8. Salt Lake City-Provo-Orem, Utah
  9. Seattle-Tacoma, Washington
  10. Pittsburgh-New Castle-Weirton, Pennsylvania-Ohio-West Virginia

Year-Round Particle Pollution
More than 20.5 million people lived in counties with unhealthy levels of year-round particle pollution, which is more than in the last two annual “State of the Air” reports. Steps to clean up emissions that cause particle pollution helped reduce some averages. Meanwhile, major sources like agriculture, power plants and industrial sources still emit too much particulate matter, and wildfires in the western U.S. contributed to higher levels of particle pollution in several cities. Fresno-Madera-Hanford, CA, topped the list as most polluted by year-round particle levels in this year’s report, tying its previous record for the highest level ever reached.

Top 10 U.S. Cities Most Polluted by Year-Round Particle Pollution (Annual PM2.5):

  1. Fresno-Madera-Hanford, California
  2. Bakersfield, California
  3. Fairbanks, Alaska
  4. Visalia, California
  5. Los Angeles-Long Beach, California
  6. San Jose-San Francisco-Oakland, California
  7. Pittsburgh-New Castle-Weirton, Pennsylvania-Ohio-West Virginia
  8. El Centro, California
  9. Cleveland-Akron-Canton, Ohio
  10. Medford-Grants Pass, Oregon

 Ozone Pollution
Ozone pollution, often referred to as smog, harms lung health, essentially causing a sunburn of the lung. Specifically, inhaling ozone pollution can cause shortness of breath, trigger coughing and asthma attacks, and may shorten life. Warmer temperatures make ozone more likely to form and harder to clean up.

Significantly more people suffered unhealthy ozone pollution in the 2019 report than in the last two “State of the Air” reports. Approximately 134 million people lived where they experienced too many high ozone days, the highest number of people exposed since the 2016 report. This report shows the changing climate’s impact on air quality, as ozone pollution worsened during the global record-breaking heat years tracked in the 2019 report.

Of the 10 most polluted cities for ozone, seven did worse than in last year’s report, including many of the nation’s largest metropolitan areas. Los Angeles’s air quality worsened, and it remains #1 for most ozone-polluted city in the nation. Only Bakersfield, Fresno-Madera-Hanford and San Jose-San Francisco-Oakland had fewer days with high ozone than in the 2018 report.

Top 10 Most Ozone-Polluted Cities:

  1. Los Angeles-Long Beach, California
  2. Visalia, California
  3. Bakersfield, California
  4. Fresno-Madera-Hanford, California
  5. Sacramento-Roseville, California
  6. San Diego-Chula Vista-Carlsbad, California
  7. Phoenix-Mesa, Arizona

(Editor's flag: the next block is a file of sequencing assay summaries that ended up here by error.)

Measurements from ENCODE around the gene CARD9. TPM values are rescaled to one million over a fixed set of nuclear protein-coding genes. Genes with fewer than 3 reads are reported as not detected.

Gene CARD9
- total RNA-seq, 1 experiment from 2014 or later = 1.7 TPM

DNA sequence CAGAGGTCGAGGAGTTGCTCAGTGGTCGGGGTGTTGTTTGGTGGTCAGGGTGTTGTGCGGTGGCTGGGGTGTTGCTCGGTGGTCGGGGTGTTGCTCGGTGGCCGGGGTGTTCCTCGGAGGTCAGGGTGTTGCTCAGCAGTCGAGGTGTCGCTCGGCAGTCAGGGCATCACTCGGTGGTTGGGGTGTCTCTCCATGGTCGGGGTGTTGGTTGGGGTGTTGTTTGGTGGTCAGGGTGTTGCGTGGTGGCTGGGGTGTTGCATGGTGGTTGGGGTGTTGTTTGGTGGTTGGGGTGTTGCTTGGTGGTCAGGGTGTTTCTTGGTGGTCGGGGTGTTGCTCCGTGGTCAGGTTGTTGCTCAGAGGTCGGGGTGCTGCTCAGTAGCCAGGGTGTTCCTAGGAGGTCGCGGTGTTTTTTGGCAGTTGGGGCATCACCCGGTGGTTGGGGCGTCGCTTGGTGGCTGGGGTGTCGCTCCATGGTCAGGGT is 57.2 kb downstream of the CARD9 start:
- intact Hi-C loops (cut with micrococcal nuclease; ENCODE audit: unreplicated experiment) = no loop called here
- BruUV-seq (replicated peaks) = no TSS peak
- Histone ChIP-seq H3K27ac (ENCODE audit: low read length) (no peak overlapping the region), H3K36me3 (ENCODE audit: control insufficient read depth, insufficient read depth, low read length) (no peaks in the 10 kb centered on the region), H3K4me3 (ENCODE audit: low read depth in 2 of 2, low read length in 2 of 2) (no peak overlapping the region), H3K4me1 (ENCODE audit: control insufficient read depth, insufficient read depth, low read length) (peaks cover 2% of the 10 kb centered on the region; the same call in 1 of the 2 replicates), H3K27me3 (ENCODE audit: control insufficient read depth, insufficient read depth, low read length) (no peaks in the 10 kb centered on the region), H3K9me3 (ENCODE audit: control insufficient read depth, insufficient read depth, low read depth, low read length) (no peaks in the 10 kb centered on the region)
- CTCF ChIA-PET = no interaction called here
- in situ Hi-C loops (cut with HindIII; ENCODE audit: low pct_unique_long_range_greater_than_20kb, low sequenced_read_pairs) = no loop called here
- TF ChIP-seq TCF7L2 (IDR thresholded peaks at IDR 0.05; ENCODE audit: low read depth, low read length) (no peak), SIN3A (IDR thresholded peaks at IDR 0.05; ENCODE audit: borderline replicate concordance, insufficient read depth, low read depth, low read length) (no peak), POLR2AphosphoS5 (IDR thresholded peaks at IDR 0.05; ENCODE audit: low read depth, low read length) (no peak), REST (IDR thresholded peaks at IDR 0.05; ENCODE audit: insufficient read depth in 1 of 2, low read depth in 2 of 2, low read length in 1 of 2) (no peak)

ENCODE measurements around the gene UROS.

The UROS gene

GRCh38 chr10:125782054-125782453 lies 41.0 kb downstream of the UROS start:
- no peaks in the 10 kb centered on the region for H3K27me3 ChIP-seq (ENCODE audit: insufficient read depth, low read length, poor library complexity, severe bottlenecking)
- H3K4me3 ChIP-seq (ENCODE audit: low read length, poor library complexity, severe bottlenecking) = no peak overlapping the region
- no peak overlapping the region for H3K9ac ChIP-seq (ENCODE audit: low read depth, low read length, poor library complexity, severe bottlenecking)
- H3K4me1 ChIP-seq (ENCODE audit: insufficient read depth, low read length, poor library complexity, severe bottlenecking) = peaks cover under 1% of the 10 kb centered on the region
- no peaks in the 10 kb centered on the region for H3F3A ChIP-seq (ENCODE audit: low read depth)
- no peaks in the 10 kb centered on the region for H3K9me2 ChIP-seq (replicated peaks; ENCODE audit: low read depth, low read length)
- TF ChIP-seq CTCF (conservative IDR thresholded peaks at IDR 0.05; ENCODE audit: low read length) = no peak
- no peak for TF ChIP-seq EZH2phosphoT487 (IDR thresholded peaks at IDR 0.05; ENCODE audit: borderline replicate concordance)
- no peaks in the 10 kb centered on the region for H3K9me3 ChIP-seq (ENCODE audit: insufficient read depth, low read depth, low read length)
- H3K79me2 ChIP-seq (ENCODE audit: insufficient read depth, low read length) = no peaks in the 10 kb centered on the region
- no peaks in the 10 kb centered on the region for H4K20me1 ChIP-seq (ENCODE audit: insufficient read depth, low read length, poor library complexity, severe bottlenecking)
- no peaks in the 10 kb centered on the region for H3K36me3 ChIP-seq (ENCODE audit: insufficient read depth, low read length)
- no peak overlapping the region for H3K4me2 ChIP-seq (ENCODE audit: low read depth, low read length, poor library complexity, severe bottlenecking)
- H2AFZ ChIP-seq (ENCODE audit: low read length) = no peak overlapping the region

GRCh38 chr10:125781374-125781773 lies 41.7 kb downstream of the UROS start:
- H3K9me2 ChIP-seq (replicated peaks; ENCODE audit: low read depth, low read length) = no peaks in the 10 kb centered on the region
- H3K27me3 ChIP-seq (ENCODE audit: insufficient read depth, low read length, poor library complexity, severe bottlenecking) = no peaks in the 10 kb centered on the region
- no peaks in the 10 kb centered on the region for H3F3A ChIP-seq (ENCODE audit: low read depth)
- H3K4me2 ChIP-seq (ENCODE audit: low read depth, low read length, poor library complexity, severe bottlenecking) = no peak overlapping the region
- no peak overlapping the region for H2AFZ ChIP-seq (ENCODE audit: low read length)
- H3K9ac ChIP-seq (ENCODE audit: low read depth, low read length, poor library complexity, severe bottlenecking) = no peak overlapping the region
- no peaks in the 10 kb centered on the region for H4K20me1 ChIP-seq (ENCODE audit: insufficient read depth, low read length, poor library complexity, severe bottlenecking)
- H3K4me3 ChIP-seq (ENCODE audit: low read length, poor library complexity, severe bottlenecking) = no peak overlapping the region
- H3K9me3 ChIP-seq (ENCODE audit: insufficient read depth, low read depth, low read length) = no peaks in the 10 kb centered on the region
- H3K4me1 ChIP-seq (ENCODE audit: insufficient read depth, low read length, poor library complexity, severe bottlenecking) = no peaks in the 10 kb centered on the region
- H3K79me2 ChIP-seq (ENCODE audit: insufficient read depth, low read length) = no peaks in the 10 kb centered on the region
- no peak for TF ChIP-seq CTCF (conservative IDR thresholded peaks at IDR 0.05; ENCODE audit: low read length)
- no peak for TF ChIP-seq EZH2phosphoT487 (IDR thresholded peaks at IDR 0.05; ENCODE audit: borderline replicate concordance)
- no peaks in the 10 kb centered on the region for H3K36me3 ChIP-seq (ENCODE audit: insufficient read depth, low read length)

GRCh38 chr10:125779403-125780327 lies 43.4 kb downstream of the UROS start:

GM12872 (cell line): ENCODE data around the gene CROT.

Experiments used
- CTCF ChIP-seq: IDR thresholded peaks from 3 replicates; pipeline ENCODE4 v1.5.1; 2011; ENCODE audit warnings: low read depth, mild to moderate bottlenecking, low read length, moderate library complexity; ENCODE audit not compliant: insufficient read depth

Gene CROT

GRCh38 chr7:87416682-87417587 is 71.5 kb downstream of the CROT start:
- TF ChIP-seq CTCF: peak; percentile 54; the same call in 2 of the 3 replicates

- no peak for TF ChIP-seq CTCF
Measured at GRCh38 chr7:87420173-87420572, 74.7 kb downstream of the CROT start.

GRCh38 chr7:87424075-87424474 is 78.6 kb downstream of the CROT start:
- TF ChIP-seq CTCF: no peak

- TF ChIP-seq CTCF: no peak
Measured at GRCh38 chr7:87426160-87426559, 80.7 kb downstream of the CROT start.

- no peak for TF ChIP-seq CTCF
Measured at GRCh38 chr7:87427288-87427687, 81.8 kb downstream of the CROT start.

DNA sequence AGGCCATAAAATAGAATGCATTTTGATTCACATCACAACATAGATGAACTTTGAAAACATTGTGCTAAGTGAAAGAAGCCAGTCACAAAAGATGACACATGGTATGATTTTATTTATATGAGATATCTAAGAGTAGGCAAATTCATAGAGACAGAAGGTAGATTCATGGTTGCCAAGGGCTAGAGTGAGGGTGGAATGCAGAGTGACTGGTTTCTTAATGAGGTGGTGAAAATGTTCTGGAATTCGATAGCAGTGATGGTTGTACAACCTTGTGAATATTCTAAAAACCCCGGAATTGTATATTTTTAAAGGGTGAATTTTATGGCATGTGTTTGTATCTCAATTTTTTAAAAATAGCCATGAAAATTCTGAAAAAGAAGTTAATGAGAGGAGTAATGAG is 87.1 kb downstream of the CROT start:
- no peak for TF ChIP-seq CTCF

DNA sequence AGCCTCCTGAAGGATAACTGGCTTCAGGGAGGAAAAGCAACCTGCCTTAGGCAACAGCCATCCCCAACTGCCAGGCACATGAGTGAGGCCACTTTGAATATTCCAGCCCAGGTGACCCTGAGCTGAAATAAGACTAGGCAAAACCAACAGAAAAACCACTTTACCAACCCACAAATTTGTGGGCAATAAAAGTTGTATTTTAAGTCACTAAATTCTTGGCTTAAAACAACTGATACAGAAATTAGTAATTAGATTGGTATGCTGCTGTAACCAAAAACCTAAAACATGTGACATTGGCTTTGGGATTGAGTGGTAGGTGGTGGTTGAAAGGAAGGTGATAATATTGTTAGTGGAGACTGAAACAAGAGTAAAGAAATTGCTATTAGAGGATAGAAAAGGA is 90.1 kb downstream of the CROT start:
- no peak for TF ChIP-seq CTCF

8. San Jose-San Francisco-Oakland, California
  9. Houston-The Woodlands, Texas
  10. New York-Newark, New York–New Jersey-Connecticut-Pennsylvania

Cleanest Cities
The “State of the Air” also recognizes the nation’s cleanest cities, and just like last year’s report, only six cities qualified for that status. To rank as one of the nation’s cleanest cities, a city must experience no high ozone or high particle pollution days and must rank among the 25 cities with the lowest year-round particle pollution levels during 2015-2017.

Cleanest U.S. Cities (listed in alphabetical order)

  1. Bangor, Maine
  2. Burlington-South Burlington, Vermont
  3. Honolulu, Hawaii
  4. Lincoln-Beatrice, Nebraska
  5. Palm Bay-Melbourne-Titusville, Florida
  6. Wilmington, North Carolina

“Every American deserves to breathe healthy air that won’t make them sick. The American Lung Association calls on the Administration and Congress to protect and prioritize Americans’ health by taking urgent action to fight air pollution and address climate change,” Wimmer said.

Learn more about the 20th anniversary of the “State of the Air” report at Lung.org/sota. For media interested in speaking with an expert about lung health, healthy air, the health impacts of climate change and threats to air quality in metro regions nationwide, contact Allison MacMunn at the American Lung Association at Media@Lung.org or 312-801-7628.

Key Findings

State of the Air 2017: Key Findings

More than four in 10 people live where pollution levels are too often dangerous to breathe.  Learn More

City Rankings

State of the Air 2017: City Rankings

Which cities have the highest levels of air pollution? Which are the cleanest? Check out the lists here.  Learn More

Health Risks

State of the Air 2017: Health Risks

Ozone and particle pollution are the most widespread pollutants—and among the most dangerous.  Learn More

For the Media

State of the Air 2017: For the Media

Journalists can access press releases, experts available for interview, b-roll, the full “State of the Air” report and more.  Learn More

 

Share...

    Stanford study explains how climate change widens gap between haves and have-nots

    New Stanford study shows a warming planet worsens global economic inequalities